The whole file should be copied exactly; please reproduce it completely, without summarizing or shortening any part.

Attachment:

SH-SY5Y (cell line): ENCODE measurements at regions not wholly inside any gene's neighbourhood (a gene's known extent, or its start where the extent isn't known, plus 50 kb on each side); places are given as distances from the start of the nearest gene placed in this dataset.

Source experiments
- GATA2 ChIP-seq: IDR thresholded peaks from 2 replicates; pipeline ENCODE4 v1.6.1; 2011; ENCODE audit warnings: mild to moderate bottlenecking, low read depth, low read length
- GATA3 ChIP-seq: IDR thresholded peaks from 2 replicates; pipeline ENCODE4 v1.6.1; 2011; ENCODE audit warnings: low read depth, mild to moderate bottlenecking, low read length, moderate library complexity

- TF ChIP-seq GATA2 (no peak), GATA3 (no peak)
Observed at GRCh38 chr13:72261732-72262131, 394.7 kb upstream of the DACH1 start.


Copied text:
SH-SY5Y (cell line): ENCODE measurements at regions not wholly inside any gene's neighbourhood (a gene's known extent, or its start where the extent isn't known, plus 50 kb on each side); places are given as distances from the start of the nearest gene placed in this dataset.

Source experiments
- GATA2 ChIP-seq: IDR thresholded peaks from 2 replicates; pipeline ENCODE4 v1.6.1; 2011; ENCODE audit warnings: mild to moderate bottlenecking, low read depth, low read length
- GATA3 ChIP-seq: IDR thresholded peaks from 2 replicates; pipeline ENCODE4 v1.6.1; 2011; ENCODE audit warnings: low read depth, mild to moderate bottlenecking, low read length, moderate library complexity

- TF ChIP-seq GATA2 (no peak), GATA3 (no peak)
Observed at GRCh38 chr13:72261732-72262131, 394.7 kb upstream of the DACH1 start.